Children of the Negev exposed to stray dog attacks due to Israeli policies

By Najib Farraj- PNN/ Negev/

The tragic death of the baby Bushra Awad Abu Al Qimah, from the village of Bir Haddaj, as a result of stray dogs ransacked her body to death on Thursday evening, had opened the file of Israeli racist policies against the Arab population in the Negev, including a ban on construction and fortification of the homes of citizens in this village and the rest of the villages.

The girl is one year and nine months old. When she was in the yard of the house, stray dogs attacked her. Her mother went out to the screaming of the child. She found a dog ravishing her body and was taken to the hospital in a dangerous condition before she was announced dead in the evening.

Her father said that the real reason behind stray dogs and other wild animals such as foxes in the area is because the families are not allowed to fortify their homes, as they are prevented not only from developing their homes but also from construction of fences around the homes, as any building is demolished by the Israeli police, even the protective wires.

“Our homes became permissible for stray dogs and other wild animals. This is not the first time this happens, many children were exposed to attack by these dogs,” according to what the father said in a special statement.

Bir Hadaj village is a Bedouin village located in the south of the Negev desert, inhabited by Al-Azzameh clan. The village was not recognized by Israel and is not connected to the electricity network, and suffers from a policy of home demolitions. Al-Azazmeh lives in Bir Haddaj, and their number is estimated at about six thousand people.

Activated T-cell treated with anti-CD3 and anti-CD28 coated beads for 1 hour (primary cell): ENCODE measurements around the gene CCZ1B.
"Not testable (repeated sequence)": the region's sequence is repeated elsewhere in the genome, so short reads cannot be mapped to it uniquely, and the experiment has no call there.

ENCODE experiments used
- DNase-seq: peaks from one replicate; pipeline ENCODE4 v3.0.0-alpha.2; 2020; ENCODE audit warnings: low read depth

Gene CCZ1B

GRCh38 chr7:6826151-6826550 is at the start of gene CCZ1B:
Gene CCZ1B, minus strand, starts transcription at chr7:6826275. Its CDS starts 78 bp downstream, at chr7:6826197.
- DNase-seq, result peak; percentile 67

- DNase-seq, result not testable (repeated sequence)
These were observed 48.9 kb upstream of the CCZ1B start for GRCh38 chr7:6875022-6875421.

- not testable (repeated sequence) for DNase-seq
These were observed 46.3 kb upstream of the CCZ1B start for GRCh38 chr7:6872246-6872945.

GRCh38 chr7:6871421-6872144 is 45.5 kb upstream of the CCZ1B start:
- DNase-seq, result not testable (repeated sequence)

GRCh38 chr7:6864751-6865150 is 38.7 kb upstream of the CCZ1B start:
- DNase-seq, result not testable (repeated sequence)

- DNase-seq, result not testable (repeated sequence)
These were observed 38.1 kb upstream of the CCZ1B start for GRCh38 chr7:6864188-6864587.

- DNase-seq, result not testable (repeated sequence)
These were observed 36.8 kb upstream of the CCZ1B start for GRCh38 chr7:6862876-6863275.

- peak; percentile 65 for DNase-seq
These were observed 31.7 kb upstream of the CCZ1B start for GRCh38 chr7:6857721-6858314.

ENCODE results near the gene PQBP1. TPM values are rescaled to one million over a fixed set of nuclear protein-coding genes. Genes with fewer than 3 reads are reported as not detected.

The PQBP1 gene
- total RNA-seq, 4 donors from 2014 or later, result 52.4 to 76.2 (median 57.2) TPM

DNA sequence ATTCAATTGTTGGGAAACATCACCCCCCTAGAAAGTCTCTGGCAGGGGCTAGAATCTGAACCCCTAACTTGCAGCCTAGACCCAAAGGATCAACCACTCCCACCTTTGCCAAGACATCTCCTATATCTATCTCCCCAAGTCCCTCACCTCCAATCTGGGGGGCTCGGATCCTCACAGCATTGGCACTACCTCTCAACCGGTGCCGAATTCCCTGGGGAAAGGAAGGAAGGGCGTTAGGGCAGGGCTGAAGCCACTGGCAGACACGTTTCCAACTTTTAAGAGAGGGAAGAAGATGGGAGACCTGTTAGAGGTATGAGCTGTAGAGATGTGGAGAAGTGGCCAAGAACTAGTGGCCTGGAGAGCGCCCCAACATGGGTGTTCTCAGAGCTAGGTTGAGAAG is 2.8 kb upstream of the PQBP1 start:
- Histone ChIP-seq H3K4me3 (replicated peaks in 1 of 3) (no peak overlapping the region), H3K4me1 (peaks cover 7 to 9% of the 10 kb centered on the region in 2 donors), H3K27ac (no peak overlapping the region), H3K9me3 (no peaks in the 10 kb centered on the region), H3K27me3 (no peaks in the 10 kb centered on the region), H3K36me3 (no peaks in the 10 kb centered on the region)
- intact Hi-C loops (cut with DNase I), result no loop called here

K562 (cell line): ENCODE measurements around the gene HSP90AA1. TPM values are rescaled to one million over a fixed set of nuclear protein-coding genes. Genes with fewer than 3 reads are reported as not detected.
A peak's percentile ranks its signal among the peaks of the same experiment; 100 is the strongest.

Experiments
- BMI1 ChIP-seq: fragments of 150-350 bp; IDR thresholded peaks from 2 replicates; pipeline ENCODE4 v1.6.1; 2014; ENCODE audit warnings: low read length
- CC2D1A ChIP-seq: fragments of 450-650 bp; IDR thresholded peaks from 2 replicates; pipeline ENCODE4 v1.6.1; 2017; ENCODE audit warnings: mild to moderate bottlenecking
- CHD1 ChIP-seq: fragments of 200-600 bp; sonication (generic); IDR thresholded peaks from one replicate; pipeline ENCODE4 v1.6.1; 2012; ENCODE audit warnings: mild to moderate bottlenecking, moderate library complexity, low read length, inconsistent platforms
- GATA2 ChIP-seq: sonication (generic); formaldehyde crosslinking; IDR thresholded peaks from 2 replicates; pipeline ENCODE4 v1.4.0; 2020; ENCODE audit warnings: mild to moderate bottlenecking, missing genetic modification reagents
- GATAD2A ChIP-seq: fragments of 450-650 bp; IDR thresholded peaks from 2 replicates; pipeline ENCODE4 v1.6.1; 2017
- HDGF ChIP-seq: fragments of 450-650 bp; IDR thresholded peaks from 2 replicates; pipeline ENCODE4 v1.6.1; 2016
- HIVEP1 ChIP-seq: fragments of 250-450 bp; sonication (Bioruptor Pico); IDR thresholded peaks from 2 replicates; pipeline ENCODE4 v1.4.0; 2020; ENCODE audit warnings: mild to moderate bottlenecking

The number of unrecognized Bedouin villages in the Negev amounts to 45 villages and is inhabited by approximately 75,000 thousand people. According to statistics, the area of ​​land held by these villages is more than 180,000 dunums and these villages lack the minimum infrastructure, electricity, telephone lines, sanitation, streets Health clinics, the great shortage of schools and drinking water, most of which live in distress and suffer tragically from unemployment and poverty. Despite this, their residents stand firm, cling to the land, and reject the authoritarian temptations and methods that besiege these villages economically and humanly, until they force their residents to move to forced settlement settlements.

According to the records of the British Mandate, 12,600,000 dunums of the Negev lands belong to the Bedouin Arabs in Mandatory and Ottoman Palestine. Today, the Bedouins struggle to retain ownership of 240,000 dunams of land they still own.

About 56% of the Bedouins live in 7 villages established by the government for them: Rahat, Hoora, Tal Al-Sabe, Laqiya, Shaqib Al-Salam, Kseifa and Ararat Al-Naqab. The recognized villages lack adequate infrastructure, provide poor housing, and receive insufficient government services Like other Arab villages. A recent report prepared by the Israeli Central Bureau of Statistics on the socio-economic situation of 204 local authorities in “Israel” indicates that all the towns planned by the state in the Negev occupied the bottom of the socio-economic scale (Rahat – the first place, Ararat al-Naqab – the second place, Tal The seven – the third place, Kseifa – the fourth place, Shaqib Al Salam – the fifth place).

There are many children in unrecognized villages that are vulnerable to attack by stray dogs and wild animals, whose spread has increased in recent times in light of the conditions of confrontation of Corona, where the people depend on the number of people leaving the houses, so these creatures have proliferated and become more dangerous.

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